Vocational medical careers include professions like veterinary technician, dental or medical assistant. Vocational medical schools provide hands-on training and prepare professionals for career-oriented jobs. Most vocational medical careers require a diploma or associate degree training. In addition to completing their professional training, vocational medical practitioners are also required to fulfill state-mandated licensing requirements.
Veterinary technicians work in animal hospitals, private clinics or in zoos. They work alongside veterinary physicians, and perform laboratory tests or x-rays as well as office administrative duties. In addition to completing a two-year associate degree, the requirement for an entry-level position as a veterinary technician includes licensure and credentialing, which varies by state. Most states require that graduates pass the National Veterinary Technician (NVT) qualifying exam. The American Veterinary Medical Association (AVMA) accredits technician programs. In addition to successfully completing their academic training, veterinary technicians must also possess strong communication and organizational skills.
Dental assistants perform general patient care by assisting dentists and during routine dental procedures. Their main duties include office administration and laboratory services such as sterilizing equipment, taking x-rays and preparing equipment used for dentistry. Most dental assistants work in hospitals or private practice. Dental assistant training is available at community colleges and private institutions, and generally runs for one year. The Commission on Dental Accreditation (CODA) accredits dental assistant programs. In addition to completing their coursework, dental assistants also receive on-the-job training, and are required to be certified. Certification by organizations like the Dental Assisting National Board (DANB) is widely accepted in more than 35 states nationwide.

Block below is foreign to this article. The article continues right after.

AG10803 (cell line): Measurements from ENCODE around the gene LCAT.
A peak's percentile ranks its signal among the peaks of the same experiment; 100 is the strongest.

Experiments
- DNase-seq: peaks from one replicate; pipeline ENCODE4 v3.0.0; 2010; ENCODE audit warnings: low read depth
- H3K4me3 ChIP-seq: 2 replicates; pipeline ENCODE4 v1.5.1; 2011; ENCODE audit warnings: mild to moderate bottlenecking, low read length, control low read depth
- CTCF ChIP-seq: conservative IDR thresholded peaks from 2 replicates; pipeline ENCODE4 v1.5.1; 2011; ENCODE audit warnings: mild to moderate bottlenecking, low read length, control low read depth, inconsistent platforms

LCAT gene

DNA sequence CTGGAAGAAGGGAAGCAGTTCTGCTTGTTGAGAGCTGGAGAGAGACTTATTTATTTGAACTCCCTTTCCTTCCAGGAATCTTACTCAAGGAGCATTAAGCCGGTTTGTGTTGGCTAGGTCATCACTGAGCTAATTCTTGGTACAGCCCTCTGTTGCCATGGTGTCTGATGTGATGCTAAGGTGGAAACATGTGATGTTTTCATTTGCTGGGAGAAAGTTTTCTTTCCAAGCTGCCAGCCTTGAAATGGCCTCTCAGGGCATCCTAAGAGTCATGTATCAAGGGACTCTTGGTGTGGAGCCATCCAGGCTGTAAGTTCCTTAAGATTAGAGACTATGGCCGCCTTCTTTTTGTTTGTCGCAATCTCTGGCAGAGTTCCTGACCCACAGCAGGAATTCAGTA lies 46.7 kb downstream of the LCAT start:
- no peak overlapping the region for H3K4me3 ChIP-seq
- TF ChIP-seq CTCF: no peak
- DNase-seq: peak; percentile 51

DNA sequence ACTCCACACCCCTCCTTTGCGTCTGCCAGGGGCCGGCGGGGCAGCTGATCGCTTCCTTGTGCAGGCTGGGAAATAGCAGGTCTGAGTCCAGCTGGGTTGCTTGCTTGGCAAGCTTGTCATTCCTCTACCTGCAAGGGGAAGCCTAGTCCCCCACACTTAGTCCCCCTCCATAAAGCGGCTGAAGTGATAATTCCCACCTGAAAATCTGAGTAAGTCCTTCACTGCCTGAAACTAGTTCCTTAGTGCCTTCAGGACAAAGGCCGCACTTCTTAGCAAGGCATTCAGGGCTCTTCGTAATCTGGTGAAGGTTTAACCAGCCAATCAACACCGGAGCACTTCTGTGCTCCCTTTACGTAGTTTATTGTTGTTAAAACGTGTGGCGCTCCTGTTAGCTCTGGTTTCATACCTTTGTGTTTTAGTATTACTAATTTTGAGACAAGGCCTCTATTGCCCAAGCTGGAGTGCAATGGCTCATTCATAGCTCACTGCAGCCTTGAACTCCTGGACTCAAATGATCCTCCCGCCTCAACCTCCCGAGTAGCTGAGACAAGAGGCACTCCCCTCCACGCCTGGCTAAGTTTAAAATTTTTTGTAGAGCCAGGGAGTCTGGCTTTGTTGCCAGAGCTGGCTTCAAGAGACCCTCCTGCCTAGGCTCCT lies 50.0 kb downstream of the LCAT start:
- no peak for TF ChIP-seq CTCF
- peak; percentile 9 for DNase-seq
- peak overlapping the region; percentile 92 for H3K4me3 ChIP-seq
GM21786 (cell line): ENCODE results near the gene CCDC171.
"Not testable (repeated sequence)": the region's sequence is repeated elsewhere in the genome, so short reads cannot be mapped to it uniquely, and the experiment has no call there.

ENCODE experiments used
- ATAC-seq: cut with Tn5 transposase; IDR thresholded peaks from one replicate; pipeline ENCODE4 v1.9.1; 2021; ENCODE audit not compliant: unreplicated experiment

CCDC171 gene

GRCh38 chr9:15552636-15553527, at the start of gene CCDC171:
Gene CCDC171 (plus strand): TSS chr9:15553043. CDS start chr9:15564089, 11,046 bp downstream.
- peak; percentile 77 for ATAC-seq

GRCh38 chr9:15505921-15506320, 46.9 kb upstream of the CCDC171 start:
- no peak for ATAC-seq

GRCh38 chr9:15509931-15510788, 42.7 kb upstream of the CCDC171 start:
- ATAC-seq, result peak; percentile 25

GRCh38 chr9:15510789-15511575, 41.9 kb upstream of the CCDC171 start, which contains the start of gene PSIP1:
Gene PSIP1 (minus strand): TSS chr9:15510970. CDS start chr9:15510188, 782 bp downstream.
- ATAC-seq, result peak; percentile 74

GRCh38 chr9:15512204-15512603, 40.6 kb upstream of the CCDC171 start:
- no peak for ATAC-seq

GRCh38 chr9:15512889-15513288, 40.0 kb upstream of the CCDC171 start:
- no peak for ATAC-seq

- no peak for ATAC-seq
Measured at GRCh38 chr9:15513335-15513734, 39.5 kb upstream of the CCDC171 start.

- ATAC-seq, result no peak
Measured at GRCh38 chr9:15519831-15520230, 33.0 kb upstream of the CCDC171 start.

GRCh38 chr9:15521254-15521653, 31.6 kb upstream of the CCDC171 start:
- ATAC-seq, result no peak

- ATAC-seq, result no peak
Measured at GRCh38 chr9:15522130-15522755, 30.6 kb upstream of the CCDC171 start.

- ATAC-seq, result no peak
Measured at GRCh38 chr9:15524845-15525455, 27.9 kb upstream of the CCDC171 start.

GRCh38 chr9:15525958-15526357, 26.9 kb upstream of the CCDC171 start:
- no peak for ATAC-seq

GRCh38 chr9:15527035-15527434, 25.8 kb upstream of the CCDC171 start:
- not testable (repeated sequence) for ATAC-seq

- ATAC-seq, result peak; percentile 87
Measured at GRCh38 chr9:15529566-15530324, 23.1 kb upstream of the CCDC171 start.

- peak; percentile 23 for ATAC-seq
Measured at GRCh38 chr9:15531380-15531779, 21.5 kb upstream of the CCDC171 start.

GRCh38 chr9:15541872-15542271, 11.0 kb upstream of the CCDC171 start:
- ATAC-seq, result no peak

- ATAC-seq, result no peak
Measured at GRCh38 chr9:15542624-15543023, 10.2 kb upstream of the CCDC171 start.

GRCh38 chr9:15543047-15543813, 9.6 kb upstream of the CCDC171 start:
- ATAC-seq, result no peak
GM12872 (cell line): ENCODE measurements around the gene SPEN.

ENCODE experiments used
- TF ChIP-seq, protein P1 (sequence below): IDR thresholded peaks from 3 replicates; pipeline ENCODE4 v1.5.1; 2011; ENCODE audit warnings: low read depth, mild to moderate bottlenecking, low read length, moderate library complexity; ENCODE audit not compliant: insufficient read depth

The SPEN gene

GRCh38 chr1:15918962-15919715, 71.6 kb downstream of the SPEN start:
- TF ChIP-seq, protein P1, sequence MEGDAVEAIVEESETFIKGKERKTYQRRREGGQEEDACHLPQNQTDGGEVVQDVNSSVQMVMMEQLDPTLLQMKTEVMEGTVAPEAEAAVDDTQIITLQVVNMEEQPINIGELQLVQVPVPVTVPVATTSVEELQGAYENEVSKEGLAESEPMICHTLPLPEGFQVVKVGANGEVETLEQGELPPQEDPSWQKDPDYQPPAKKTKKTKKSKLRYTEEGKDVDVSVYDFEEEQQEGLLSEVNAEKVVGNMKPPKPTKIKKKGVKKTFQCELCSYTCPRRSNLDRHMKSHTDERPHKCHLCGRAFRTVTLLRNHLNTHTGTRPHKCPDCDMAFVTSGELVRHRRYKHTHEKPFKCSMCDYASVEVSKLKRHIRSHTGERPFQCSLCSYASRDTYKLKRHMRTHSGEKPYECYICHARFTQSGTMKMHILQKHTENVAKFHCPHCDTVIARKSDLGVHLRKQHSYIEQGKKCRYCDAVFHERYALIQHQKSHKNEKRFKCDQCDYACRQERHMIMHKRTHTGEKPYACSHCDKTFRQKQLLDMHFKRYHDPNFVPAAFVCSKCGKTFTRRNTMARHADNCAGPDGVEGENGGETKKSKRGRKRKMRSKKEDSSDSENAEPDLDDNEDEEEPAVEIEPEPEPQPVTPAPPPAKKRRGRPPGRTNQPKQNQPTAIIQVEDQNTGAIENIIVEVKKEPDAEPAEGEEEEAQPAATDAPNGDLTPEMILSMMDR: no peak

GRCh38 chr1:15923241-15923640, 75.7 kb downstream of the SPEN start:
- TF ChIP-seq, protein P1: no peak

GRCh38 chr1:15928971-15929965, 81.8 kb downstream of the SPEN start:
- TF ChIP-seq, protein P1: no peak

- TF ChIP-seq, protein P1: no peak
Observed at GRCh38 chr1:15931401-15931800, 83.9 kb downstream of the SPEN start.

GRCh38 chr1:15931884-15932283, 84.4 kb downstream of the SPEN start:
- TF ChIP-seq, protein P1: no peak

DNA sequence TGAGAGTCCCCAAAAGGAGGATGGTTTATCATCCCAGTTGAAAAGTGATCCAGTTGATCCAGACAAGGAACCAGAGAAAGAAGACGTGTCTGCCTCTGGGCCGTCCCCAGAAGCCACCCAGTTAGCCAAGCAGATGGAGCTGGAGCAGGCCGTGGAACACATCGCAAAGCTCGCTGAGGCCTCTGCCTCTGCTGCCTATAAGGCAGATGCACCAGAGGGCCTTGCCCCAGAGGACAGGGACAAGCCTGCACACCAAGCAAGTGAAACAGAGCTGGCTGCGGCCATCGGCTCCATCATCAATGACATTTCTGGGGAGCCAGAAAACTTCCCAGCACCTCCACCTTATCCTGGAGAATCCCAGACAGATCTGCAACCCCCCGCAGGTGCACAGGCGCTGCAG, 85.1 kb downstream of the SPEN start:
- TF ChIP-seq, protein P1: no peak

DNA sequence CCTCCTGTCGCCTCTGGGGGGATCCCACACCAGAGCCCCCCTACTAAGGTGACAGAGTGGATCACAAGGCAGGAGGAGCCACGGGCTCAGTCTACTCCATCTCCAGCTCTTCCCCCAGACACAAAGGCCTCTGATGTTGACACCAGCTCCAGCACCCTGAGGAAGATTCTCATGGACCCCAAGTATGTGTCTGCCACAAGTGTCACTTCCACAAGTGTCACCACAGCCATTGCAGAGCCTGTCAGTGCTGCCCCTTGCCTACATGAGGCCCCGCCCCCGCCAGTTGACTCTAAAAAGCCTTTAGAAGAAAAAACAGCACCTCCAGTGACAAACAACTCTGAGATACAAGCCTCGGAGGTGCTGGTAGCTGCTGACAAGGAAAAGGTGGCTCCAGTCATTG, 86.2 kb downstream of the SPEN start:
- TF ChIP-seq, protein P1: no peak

According to the Bureau of Labor Statistics, the medical assistant profession is one of the fastest growing fields in the nation. Most medical assistants work in a doctor's office, and perform clinical and administrative duties. In addition to working alongside physicians, medical assistants also provide their services in chiropractor and podiatrists' offices. They are responsible for record keeping, scheduling appointments and taking care of patient billing. In addition to their office duties, they also record vital signs, take a patient's medical history and collect laboratory specimens. A medical assistant program runs for one to two years. Although it is not mandatory, students attending an accredited program are required to complete an internship. Most medical assistant positions do not require certification; however, the American Association of Medical Assistants (AAMA) and Association of Medical Technologists (AMT) certify qualified medical assistants.
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